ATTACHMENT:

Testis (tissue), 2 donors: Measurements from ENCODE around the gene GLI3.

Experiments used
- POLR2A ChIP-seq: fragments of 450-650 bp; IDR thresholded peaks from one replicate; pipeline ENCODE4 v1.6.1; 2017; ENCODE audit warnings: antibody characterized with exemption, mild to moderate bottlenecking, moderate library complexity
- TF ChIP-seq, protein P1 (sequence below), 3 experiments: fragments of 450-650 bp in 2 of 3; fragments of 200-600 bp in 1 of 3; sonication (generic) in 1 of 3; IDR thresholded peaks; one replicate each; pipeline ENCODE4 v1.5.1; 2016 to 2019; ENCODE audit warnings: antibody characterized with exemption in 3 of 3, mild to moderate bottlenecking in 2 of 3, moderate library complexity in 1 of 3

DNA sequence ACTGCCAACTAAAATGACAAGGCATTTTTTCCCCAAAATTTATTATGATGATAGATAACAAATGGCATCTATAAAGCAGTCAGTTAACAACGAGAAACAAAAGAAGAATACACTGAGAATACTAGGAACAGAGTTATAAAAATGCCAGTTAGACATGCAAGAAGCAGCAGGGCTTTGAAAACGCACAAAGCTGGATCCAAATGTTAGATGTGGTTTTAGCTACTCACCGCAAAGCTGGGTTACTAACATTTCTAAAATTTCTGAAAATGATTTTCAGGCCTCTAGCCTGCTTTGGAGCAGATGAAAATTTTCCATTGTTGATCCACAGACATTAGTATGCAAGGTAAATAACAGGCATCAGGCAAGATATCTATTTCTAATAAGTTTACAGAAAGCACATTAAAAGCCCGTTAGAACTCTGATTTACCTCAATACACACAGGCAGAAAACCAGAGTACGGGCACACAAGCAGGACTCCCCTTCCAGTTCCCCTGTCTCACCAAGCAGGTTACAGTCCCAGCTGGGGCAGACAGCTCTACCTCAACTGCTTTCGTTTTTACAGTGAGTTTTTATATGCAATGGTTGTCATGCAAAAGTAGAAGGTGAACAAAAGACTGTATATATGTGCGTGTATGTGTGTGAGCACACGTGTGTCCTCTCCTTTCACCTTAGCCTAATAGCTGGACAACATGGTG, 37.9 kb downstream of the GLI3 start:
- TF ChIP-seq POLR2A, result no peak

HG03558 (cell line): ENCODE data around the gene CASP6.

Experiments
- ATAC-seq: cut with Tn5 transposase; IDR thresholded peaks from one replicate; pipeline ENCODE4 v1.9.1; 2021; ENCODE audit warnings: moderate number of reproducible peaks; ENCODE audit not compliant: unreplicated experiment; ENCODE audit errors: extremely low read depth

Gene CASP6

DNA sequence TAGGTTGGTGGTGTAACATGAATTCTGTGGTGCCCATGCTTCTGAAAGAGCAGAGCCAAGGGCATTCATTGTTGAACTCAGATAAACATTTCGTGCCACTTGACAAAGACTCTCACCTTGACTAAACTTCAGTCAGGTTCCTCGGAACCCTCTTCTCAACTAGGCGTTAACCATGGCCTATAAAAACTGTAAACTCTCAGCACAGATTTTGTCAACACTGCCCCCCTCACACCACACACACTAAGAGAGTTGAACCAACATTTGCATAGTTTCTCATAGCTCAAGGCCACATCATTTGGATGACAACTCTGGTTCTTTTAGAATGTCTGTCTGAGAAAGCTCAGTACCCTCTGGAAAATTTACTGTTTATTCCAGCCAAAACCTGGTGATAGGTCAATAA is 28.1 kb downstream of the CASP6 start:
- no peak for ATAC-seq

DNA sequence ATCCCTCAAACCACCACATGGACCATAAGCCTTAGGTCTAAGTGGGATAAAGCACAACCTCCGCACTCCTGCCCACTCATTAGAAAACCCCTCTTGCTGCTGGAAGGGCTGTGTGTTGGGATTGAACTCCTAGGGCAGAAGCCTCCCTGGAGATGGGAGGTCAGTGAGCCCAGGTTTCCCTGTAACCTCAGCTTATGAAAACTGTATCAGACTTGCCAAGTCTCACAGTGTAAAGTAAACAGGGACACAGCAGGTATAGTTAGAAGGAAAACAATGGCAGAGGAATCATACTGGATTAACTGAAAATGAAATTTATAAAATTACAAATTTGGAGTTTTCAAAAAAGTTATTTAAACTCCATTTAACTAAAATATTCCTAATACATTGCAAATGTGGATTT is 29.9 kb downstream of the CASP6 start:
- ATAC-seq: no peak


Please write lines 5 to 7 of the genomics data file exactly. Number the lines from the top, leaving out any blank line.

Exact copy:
DNA sequence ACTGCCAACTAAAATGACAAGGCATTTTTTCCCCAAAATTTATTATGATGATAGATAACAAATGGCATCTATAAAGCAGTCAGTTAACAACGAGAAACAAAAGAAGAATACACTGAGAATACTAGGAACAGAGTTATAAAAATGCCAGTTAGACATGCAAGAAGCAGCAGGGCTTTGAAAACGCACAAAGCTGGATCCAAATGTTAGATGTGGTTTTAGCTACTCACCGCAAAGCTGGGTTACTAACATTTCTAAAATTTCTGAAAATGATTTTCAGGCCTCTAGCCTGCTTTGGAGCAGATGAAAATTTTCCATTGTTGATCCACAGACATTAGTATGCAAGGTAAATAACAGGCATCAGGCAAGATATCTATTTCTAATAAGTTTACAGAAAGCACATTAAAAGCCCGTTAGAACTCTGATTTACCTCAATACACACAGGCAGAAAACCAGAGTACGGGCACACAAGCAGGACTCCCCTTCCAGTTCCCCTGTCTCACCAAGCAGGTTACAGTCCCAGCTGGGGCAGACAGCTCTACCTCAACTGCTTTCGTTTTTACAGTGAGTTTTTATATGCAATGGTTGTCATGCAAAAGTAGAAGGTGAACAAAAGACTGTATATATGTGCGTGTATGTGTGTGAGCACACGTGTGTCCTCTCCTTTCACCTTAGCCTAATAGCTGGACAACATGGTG, 37.9 kb downstream of the GLI3 start:
- TF ChIP-seq POLR2A, result no peak

HG03558 (cell line): ENCODE data around the gene CASP6.